16 Apr Blue-tailed skinks
Spring is a time when many of our old friends – and nemeses – reappear here in Cape May County, NJ after a winter of laying dormant. A sure sign that warmer weather is here to stay is the first sighting of the blue-tailed skink.
The blue-tailed skink is a commonly referred to name for our visitor, but more correctly and less known is that it is actually called an American five-lined skink. It’s blue tail earns it’s moniker, although the blue-tailed skink is a native of Australia’s Christmas Island and is not found here. Either name is accepted, especially for the juveniles. In America, they are found from the Hudson Valley south to northern Florida and west to the Mississippi.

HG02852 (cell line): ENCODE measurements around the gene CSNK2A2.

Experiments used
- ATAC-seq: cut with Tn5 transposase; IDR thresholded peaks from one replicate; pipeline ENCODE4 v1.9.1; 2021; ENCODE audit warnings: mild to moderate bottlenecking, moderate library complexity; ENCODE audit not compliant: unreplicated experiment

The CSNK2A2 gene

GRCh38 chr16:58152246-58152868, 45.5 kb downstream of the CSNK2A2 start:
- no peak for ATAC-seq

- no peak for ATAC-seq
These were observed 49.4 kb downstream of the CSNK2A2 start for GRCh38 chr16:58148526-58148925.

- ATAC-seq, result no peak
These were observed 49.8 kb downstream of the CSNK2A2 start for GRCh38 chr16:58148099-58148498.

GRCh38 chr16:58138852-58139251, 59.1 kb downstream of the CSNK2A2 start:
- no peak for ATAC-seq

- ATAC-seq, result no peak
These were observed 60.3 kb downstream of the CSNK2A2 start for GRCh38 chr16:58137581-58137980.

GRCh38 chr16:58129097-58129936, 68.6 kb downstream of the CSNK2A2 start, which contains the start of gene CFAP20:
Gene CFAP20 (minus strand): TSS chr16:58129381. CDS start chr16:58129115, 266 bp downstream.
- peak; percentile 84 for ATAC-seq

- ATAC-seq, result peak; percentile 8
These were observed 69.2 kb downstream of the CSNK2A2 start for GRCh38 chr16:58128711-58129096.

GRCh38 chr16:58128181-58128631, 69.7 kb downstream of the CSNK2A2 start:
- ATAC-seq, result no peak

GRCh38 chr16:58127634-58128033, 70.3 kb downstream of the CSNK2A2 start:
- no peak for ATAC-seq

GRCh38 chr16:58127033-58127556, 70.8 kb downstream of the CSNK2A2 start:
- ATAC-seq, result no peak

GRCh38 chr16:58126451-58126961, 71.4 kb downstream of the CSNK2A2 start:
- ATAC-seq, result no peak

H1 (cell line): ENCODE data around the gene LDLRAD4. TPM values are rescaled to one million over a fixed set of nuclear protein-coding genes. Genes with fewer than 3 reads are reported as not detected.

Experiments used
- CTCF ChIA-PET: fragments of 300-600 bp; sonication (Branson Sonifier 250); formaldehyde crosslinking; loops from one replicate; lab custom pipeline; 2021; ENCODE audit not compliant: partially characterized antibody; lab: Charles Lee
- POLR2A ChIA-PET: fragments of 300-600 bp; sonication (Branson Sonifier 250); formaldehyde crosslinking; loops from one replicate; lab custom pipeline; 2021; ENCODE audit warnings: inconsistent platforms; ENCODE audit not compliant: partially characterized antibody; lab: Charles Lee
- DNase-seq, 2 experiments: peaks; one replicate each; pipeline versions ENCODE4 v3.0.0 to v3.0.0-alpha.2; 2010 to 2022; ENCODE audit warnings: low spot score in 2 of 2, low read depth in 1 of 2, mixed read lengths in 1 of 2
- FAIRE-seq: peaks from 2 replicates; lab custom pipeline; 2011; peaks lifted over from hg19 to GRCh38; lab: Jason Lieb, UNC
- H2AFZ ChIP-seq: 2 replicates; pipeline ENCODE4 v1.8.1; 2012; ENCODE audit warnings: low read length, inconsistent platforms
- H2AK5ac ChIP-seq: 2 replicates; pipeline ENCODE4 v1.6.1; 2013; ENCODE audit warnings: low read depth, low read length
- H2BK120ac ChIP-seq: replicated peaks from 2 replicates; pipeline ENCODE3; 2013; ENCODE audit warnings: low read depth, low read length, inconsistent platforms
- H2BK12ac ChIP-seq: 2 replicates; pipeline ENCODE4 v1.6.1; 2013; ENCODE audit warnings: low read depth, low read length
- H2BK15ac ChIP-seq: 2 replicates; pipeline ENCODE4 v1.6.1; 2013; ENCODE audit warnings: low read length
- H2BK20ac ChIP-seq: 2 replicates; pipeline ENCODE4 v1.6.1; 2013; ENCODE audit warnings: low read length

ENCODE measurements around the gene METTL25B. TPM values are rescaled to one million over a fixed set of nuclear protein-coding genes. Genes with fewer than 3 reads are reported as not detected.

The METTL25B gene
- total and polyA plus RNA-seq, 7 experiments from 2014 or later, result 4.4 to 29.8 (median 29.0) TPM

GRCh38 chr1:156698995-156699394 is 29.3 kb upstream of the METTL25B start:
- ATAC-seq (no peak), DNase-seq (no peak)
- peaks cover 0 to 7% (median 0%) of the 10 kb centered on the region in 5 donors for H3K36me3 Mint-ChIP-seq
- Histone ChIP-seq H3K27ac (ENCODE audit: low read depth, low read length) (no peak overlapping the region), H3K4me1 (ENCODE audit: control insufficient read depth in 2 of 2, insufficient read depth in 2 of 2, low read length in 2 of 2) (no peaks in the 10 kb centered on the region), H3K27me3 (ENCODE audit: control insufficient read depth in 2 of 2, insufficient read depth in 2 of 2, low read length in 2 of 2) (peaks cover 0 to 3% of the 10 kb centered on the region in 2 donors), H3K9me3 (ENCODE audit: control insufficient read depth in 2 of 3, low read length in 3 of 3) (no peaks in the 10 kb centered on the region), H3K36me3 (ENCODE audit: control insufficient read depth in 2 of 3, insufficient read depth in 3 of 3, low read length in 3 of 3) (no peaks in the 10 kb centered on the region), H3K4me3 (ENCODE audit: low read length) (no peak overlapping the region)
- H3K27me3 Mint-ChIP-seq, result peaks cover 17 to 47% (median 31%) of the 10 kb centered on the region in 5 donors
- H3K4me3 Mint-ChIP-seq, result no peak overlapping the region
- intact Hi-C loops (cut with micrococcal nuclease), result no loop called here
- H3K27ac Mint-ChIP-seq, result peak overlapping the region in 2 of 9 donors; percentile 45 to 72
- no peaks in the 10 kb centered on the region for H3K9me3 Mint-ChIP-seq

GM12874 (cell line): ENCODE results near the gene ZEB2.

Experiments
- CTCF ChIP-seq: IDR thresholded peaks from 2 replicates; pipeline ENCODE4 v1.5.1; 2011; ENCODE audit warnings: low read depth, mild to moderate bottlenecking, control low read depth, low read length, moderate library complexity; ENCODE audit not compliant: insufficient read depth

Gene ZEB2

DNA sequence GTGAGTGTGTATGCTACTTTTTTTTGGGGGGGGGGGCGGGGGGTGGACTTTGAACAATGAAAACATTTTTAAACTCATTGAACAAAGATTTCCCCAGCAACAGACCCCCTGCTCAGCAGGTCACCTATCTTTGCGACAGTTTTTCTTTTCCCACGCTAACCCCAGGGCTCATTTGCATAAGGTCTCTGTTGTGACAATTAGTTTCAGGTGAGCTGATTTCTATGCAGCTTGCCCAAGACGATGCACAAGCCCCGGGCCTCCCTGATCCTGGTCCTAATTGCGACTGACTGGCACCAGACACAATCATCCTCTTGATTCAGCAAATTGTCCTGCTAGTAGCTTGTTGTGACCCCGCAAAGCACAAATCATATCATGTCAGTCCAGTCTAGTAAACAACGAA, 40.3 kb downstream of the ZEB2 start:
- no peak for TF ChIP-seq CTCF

The blue-tailed skink has an amazing defense mechanism when threatened. It can pop off its tail, which will continue to wiggle. The predator is normally distracted – and somewhat mystified – by the bright blue wiggling tail and the skink uses that time to quickly head for cover. The tail will regrow, although shorter and closely matching their brown-black body color.
We enjoy watching the skinks scurrying about our property in search of insects and worms. They become our nemesis once they get inside one of our outbuildings and started leaving a trail of distinctive droppings. They are about 1/8″ long, mostly brown-black with a white tip. When we spot this calling card, we know our warm-weather visitor is around.